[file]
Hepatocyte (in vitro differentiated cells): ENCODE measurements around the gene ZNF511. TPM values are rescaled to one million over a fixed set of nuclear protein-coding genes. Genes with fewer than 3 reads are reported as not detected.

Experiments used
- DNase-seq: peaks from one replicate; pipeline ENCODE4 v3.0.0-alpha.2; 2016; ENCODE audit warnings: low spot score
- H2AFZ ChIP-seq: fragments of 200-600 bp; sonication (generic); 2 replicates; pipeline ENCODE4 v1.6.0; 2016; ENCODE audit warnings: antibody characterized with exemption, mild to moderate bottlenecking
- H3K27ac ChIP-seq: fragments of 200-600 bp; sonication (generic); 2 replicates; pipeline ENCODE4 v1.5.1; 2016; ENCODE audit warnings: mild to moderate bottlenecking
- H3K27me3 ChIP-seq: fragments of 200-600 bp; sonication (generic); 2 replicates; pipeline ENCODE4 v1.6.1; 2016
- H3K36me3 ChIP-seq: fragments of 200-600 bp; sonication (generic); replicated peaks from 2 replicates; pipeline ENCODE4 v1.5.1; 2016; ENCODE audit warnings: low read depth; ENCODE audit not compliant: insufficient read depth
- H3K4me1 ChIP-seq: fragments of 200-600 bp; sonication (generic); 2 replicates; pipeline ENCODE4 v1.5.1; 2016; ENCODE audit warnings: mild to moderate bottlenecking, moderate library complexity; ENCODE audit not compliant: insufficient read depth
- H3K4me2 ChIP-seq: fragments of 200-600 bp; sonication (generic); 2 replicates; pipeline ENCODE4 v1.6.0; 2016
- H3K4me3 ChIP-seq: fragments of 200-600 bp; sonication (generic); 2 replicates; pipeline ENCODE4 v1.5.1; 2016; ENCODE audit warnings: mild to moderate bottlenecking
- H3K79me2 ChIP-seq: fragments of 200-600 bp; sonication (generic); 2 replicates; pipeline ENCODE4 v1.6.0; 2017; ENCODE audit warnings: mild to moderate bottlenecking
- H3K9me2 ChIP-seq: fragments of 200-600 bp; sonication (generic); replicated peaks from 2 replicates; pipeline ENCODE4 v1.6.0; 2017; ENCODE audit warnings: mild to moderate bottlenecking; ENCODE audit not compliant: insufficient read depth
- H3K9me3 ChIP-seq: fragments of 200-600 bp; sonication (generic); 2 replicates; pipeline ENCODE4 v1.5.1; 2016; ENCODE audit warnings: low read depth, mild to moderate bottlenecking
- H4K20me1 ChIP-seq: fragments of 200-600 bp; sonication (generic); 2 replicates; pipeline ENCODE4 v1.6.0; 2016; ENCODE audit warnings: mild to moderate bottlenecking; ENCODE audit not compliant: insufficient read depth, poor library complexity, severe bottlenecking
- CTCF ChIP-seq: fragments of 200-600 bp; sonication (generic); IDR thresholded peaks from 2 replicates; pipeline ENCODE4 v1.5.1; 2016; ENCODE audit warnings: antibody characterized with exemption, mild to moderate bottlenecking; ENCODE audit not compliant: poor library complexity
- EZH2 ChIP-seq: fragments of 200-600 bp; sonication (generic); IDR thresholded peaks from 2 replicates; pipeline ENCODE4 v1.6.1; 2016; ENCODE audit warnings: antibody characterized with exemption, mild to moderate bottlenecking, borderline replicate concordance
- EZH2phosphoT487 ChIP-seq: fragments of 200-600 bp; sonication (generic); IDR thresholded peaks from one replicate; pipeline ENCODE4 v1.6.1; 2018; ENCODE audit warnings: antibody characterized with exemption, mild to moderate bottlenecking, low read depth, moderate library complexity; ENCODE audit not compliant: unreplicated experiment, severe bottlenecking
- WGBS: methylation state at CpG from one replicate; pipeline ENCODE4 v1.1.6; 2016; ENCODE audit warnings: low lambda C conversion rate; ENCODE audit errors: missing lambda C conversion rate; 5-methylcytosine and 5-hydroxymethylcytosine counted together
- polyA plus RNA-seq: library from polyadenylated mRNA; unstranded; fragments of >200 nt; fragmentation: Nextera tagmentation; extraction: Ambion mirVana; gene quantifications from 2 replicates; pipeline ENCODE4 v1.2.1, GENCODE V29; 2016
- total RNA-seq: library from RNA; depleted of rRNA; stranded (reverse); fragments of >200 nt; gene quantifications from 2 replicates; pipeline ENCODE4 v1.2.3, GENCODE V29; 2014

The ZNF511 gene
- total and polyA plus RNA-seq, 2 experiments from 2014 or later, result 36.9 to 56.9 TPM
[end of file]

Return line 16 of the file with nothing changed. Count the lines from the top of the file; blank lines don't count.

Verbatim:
- EZH2 ChIP-seq: fragments of 200-600 bp; sonication (generic); IDR thresholded peaks from 2 replicates; pipeline ENCODE4 v1.6.1; 2016; ENCODE audit warnings: antibody characterized with exemption, mild to moderate bottlenecking, borderline replicate concordance